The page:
The 2018 Vision Dinner was held on Friday, Nov. 2 in New York City. Generously underwritten by Craig and Vicki Brown, benefactors of the Hydrocephalus Association, the evening seeks to raise national attention about hydrocephalus and raise funds to advance hydrocephalus research.
Nov. 17 is World Prematurity Day, which highlights the health challenges premature babies face at birth and beyond. For us at HA, World Prematurity Day is a way to draw attention to Posthemorrhagic Hydrocephalus (PHH), one of the most insidious forms of hydrocephalus.
A recent study expands these results to posthemorrhagic hydrocephalus in premature infants. Please take a moment to read more about this important research.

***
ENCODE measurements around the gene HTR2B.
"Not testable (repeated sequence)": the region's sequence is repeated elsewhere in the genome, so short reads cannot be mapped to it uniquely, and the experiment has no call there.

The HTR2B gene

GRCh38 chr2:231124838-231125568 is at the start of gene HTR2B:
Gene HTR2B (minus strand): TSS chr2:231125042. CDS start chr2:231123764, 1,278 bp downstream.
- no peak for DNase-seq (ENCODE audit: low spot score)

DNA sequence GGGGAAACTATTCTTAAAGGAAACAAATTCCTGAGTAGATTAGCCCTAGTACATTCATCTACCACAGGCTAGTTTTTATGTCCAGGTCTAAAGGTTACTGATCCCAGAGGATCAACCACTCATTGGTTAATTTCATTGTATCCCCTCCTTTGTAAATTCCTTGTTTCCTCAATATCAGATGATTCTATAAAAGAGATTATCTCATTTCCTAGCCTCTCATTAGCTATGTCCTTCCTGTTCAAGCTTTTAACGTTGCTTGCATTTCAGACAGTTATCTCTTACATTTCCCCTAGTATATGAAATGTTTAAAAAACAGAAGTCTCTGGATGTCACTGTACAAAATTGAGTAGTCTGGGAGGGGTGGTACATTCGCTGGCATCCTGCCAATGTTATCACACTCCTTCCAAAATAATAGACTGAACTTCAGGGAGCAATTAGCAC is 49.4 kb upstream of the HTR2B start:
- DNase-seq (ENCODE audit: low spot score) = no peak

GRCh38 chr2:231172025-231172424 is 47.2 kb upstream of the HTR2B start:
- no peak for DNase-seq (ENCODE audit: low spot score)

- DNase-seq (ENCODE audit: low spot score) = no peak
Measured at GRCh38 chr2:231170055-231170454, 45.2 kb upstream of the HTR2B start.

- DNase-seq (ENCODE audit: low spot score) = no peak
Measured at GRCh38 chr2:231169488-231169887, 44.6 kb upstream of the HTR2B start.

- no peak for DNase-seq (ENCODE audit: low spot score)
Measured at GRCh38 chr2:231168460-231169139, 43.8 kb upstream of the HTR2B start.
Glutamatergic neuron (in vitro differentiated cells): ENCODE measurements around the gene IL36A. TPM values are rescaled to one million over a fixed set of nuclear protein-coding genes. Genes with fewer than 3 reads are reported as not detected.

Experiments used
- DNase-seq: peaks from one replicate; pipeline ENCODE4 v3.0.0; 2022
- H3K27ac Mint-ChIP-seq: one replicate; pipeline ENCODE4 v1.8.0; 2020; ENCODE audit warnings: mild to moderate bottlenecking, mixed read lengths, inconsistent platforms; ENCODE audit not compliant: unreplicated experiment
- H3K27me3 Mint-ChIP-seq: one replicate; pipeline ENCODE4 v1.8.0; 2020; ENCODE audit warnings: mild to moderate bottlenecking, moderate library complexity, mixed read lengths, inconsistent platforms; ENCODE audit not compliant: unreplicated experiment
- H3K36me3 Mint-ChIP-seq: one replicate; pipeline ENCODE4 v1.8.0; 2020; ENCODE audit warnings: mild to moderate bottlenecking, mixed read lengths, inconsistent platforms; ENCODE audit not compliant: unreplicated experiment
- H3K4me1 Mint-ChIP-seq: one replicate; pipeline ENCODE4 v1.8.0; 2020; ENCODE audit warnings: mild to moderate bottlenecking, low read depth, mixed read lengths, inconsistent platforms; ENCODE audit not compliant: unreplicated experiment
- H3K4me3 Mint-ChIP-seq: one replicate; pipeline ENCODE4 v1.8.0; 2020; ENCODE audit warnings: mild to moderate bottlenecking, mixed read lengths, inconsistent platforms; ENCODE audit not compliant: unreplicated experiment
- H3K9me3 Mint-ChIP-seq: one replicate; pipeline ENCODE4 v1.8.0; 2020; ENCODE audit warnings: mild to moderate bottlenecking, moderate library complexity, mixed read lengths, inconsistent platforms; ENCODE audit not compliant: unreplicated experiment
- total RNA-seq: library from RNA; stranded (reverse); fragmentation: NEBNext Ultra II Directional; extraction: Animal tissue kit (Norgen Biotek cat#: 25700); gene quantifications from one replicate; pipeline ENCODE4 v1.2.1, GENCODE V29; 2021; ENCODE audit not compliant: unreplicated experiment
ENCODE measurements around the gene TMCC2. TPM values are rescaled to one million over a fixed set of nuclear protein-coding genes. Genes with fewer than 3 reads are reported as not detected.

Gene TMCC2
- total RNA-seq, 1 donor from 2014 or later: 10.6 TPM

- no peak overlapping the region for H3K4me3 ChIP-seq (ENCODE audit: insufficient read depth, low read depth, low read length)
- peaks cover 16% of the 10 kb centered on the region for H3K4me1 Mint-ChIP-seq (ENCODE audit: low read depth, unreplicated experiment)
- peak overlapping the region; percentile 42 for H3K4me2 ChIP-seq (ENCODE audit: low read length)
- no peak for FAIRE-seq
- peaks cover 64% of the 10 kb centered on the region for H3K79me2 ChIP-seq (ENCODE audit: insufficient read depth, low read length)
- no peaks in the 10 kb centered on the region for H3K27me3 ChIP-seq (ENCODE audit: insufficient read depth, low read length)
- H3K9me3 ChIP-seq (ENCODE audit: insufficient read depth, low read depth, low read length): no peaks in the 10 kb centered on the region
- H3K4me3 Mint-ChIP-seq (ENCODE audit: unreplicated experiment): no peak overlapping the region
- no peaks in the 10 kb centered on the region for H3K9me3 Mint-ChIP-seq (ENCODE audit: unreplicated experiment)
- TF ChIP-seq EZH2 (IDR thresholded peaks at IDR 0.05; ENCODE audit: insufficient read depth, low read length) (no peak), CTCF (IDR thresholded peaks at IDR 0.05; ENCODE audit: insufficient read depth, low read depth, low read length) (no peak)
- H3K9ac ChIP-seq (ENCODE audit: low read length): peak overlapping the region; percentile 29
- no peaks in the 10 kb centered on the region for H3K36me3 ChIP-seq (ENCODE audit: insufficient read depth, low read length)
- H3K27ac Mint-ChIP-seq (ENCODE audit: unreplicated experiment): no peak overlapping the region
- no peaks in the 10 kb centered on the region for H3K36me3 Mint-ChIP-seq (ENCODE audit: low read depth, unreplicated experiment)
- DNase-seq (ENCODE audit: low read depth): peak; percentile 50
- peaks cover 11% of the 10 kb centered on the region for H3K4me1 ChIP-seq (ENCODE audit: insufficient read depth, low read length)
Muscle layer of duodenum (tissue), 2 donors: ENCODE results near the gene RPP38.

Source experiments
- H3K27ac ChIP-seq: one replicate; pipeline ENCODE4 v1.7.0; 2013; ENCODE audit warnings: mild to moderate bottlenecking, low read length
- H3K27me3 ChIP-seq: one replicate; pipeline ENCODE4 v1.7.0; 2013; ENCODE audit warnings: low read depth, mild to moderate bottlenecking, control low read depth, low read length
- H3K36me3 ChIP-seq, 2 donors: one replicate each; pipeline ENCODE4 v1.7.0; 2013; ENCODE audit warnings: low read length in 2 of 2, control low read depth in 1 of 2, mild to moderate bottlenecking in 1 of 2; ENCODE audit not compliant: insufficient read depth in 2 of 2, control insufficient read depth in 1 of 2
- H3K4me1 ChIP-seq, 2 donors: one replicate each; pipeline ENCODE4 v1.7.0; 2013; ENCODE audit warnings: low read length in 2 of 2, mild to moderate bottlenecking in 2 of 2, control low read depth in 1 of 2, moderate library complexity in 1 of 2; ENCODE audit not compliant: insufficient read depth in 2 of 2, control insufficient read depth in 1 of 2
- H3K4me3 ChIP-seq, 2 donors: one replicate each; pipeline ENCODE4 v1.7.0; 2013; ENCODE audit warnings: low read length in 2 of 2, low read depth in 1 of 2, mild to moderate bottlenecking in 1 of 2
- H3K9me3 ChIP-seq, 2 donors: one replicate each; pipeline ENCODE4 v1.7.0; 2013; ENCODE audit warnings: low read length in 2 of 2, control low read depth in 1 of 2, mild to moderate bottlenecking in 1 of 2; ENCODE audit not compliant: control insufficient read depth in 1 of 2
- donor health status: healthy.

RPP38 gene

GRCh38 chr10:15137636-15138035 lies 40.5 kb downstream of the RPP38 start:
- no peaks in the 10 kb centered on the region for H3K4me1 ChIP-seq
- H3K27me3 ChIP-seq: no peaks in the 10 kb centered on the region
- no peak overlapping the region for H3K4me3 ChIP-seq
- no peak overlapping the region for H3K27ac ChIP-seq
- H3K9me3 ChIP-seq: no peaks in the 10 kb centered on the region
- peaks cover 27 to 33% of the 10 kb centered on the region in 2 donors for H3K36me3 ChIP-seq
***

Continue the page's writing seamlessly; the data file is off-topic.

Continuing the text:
Germinal matrix hemorrhage (GMH) is a brain bleed that occurs in approximately 3.5 per 1000 live births and remains a leading cause of mortality and lifelong morbidity in premature infants.
Learn about how Dr. Hannah Tully is uncovering risk and protective factors associated with the development of PHH, and the results of a large retrospective study she recently presented.
Courtney Pendleton, of the Johns Hopkins School of Medicine in Baltimore, and colleagues conducted a study that found that premature babies born to low-income parents have a disproportionately high risk of developing posthemorrhagic hydrocephalus (PHH).